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Should you ditch your community job title?
Q: “Hey David, I’ve been a community professional for 7 years but the recent job market has made me consider changing to another field where there are more opportunities. I still want to build community, but I’m thinking I might have more success getting a job with a marketing title. How important do you think it is to have “community” in my title?”
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This is a great question and one that a lot of community builders are mulling over right now.
The community industry is at a turning point.
We knew this day would come.
The tech downturn, layoffs, banks failing, etc…
It’s the day we’re forced to confront the big, hairy question:
What is the value of community?
In a bull economy, we were able to get away with fluffy, theoretical answers. The fact that companies were hiring community teams was evidence enough that there’s value.
Now that the well has dried up, those answers don’t fly. People are losing jobs. Either community drives cold, hard value or it doesn’t.
Enough value = you have a job.
Not enough value = you don’t.
It’s a harsh look in the mirror. We might not like what we see. But it will be the truth. And I’d much rather drink from the chalice of truth than the solo cup of comfort.
That truth has led a number of community builders to consider making a career change to marketing, product, or customer success.
It’s a question that community builders all have to answer for themselves.
Here’s my take…
You’re here. I’m here. We’re having fun, right? Let’s do this again next week?
A community title isn’t what makes you a community builder.
What’s the difference between a community builder who achieves marketing goals and a marketer who builds community?
Your title isn’t what makes you a community builder.
Building community is what makes you a community builder.
Community doesn’t have to be in your title to be your special sauce.
Side note: It’s fun to imagine that we spent the last two decades in training so that we could now infiltrate every part of business with the community-building manifesto.
“Surrrre… I’m a ‘marketer’…wink wink”
The hard truth is that the marketer who builds community is probably going to get more budget than the community builder who drives marketing.
And I’ll be honest… this pains me. I’ve dedicated my entire career to the community profession. I’ve spent, literally, over 10,000 hours working to carve out a corner for community builders in the world of business.
But I’ve also always known that community was never going to be the end goal for businesses. Community was always going to be a means to profit. Because it doesn’t matter how “good” a business is, they all live by the same golden rule: you must make more money than you spend.
Community can only be one of two things in the world of business*:
Something that spends more money than it makes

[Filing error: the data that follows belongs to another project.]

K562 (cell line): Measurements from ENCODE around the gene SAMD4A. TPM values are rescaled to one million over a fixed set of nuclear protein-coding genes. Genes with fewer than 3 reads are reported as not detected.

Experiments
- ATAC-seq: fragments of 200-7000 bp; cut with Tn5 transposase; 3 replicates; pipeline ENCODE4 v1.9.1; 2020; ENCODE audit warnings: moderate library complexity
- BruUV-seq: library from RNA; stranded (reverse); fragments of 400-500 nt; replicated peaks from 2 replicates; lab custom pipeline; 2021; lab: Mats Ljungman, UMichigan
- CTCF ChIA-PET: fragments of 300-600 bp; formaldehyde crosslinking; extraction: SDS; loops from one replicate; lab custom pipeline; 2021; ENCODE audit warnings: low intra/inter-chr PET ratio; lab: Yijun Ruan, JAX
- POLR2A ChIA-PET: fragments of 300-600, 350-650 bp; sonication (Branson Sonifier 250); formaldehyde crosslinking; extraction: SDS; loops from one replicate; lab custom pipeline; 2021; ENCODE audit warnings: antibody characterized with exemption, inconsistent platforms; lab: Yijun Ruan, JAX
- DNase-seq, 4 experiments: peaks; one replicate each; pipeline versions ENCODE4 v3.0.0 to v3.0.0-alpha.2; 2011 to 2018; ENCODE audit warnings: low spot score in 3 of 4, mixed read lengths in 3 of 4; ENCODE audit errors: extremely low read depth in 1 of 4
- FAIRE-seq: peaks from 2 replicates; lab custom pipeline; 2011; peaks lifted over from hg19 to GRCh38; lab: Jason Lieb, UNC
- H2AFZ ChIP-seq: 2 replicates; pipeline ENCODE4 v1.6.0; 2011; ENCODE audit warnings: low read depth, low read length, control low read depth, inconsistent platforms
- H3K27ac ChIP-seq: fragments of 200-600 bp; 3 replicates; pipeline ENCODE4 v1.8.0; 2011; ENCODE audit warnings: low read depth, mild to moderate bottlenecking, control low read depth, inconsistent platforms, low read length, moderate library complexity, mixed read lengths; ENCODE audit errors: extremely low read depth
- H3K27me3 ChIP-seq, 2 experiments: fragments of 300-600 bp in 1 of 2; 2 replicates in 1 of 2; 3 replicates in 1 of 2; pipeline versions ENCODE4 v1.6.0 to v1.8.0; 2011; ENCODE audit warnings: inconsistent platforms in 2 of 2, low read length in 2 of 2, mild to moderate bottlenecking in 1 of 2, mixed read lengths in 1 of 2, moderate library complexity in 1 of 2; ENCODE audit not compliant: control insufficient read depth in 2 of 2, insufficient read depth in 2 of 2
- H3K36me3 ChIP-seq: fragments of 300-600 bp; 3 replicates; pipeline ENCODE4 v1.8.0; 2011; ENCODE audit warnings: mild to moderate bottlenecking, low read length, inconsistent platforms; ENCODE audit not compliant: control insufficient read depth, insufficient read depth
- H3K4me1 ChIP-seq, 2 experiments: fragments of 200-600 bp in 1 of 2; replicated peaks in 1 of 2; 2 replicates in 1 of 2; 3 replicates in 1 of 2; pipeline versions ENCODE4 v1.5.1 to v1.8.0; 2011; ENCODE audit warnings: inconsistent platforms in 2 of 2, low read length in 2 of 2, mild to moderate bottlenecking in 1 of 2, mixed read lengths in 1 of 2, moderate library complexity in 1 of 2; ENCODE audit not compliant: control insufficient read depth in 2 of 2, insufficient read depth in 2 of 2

Something that makes more money than it spends
If it falls in bucket #1, then it will only be something that businesses invest in if they have the extra cash to burn. It will only exist in a bull market.
If it falls in bucket #2, then companies will invest in it even in a bear market, because it makes money.
*The caveat is if you work for a non-profit or a publicly funded organization. In that case, it’s not about profit. Even then, talk to any non-profit founder and they’ll tell you exactly how much of their time they spend focused on raising funds and applying for grants. Talk to any publicly-funded organization and yup, you guessed it, funding is a major concern.
It’s impossible to outrun the green monster.
Most job titles have their business outcome right there in the name.
Marketing managers drive marketing outcomes.
Product managers drive product outcomes.
Customer success managers drive customer success outcomes.
The community title is different.
Community managers drive marketing outcomes.
Community managers drive product outcomes.
Community managers drive customer success outcomes.
See: The SPACES Model
“But what about the community managers that drive community outcomes?”
They’re probably out of the job right now.
Community outcomes aren’t business outcomes unless community is your business (ie. paid memberships, conferences, social platforms, etc.)
So should you change your title?
Yes. No. It depends.
If you change your title, you’ll probably get more buy-in. But you’ll want to make sure that the business is bought into taking a community approach. Otherwise, you’ll just be doing regular ol’ marketing / product / customer success.
You could also go with a hybrid title. Call yourself the “Community-Led Marketing Manager” or the “Community-Based Product Manager” or the “Head of Community-Driven Customer Retention”.
I like that idea. You keep “community” in your title, making it clear that you take a community approach to achieve your goals. But you also speak to the business outcome you’ll drive.
Ultimately, it doesn’t matter what you decide because changing your title isn’t going to change how your work is perceived.
Until community professionals start making it their business to grow the business, they’ll keep running into the same wall.
Keep the community title, and work on becoming the community builder that’s known for getting business results.
Be the community builder that’s known for 10x’ing sales.
Be the community builder who reduced customer churn by 10%.
Be the community builder that makes the marketers, sales reps, and customer success leads stop in their tracks, look your way, and ask “how in the world did they accomplish that?”
Then, look them straight in the eyes, smile, and say, “community, bitch.”
If you can accomplish that, trust me, you won’t have trouble getting a job.